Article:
Unlike agreements such as that with BR Petrobras and Williams, given the comparable size and market share BP have to Petronas, Shell, & ExxonMobil it is highly unlikely either party would be prepared to have a customer team run with BP branding and a competitor’s fuel and lubricant supply.

The development of fuel and lubricant solutions is a continual process, at any given time Shell, for example, could have up to 65 compounds in development. Fuel and lubricant partnership is integral to a team. In 2015 Scuderia Ferrari attributed 25% of their performance gains through the season to Shell. Fuel and lubricant suppliers bring trackside laboratories to every F1 race. They analyse the performance of their product after every session. Relationships are so well developed that a fuel and lubricant supplier can and do advise a race team on how to approach race strategy.

Fuel and lubricant suppliers do not enter Formula One for simple brand exposure. They use the sport as a platform to innovate. Innovation reaching the circuit can take as long as five years to hit the forecourt. Formula One engagement is not a short term quick win project.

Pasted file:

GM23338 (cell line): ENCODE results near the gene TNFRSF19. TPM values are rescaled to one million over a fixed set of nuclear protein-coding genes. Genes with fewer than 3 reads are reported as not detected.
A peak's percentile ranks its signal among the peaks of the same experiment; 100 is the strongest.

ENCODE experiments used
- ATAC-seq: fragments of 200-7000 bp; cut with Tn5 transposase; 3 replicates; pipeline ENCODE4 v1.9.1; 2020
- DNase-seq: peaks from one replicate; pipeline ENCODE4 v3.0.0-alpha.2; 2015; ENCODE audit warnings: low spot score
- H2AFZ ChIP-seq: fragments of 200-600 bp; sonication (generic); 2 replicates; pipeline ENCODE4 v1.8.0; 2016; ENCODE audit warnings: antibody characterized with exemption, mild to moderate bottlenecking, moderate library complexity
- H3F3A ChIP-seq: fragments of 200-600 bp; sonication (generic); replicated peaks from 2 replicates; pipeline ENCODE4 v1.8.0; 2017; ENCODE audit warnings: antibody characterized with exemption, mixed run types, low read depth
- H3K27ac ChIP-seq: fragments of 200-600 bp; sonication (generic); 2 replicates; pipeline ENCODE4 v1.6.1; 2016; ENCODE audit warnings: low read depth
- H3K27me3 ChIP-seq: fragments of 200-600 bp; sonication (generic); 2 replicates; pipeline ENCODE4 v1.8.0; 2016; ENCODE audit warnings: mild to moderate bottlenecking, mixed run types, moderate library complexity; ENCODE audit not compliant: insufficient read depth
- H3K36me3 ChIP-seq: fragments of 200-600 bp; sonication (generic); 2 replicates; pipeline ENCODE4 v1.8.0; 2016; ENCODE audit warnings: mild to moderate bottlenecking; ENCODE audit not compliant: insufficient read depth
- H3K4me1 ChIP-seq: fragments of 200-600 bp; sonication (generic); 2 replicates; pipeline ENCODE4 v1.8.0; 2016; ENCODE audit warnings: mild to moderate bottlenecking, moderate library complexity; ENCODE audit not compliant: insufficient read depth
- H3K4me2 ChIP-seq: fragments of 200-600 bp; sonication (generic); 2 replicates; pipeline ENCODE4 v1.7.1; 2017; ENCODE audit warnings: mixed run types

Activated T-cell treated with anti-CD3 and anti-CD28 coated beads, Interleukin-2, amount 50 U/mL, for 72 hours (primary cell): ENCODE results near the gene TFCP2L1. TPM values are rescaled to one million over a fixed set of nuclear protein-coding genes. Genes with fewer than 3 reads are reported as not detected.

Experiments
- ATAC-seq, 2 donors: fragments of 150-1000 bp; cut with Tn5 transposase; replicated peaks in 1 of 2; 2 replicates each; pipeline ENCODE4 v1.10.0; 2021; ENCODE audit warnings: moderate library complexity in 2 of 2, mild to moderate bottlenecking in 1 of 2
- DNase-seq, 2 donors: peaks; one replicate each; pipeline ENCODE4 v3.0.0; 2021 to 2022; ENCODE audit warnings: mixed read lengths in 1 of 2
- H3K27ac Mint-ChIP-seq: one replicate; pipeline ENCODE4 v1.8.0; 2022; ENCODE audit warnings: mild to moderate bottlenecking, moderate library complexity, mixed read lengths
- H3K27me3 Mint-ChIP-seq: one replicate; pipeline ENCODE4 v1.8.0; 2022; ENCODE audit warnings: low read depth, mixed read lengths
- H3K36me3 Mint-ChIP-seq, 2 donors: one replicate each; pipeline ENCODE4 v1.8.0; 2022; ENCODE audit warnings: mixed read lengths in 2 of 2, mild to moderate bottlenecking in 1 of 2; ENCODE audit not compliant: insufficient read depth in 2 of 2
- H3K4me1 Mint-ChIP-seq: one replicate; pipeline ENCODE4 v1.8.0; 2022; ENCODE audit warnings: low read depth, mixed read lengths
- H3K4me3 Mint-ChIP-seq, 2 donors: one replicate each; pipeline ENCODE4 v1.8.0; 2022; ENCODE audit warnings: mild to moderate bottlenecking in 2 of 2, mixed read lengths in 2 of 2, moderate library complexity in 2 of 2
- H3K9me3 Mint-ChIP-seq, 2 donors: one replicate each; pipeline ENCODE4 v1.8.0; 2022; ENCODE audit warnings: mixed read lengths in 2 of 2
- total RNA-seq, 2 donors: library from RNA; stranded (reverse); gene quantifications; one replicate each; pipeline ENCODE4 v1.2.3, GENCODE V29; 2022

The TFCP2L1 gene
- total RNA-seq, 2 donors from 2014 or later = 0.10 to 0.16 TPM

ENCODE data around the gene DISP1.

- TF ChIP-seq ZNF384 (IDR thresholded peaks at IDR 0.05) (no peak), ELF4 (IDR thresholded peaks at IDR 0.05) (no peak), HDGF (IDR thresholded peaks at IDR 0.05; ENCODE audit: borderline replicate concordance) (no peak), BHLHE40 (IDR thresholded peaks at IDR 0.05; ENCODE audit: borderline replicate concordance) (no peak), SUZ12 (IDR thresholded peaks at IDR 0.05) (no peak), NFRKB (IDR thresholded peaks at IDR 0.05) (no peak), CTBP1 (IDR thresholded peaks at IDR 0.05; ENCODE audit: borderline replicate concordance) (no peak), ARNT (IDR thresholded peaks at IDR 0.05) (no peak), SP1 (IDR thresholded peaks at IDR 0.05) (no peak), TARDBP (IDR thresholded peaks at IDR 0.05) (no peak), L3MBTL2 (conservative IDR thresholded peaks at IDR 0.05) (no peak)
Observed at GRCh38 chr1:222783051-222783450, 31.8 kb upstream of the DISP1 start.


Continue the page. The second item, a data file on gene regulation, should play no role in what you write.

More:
In short, if BP were to be entering Formula One the undertaking and commitment would require a significant change in business strategy. It would be much more complex than writing a cheque for $30 Million. If a new partnership is not already known it would not be realistic to expect anything for at least 2 years. With all this in mind it seems highly unlikely BP would find an existing power unit manufacturer prepared to leave an existing partner for the foreseeable future.

What could be possible is an acquisition. This could take a number of forms. An existing fuel and lubricant supplier could be looking to exit Formula One. They may look to sell their assets and technology in the sport to BP. With consumers looking increasingly to renewable energy sources the return on investment of motorsport engagement may no longer be what it once was so this is possible.

Another option could be BP acquiring, or being acquired. Both Shell and ExxonMobil have been reported to be considering growth through acquisition strategies. If this was the case, they may look to showcase the BP brand through their premier  marketing platform. Equally if BP chose to merge or acquire Shell, Petronas, ExxonMobil, or Total, they may seek to promote the BP brand in F1. At this time it is not possible to entirely dismiss rumours of BP entering Formula One, but one thing is for certain, if a deal does transpire it will be a lot more complex than writing a cheque and putting a few stickers on a car.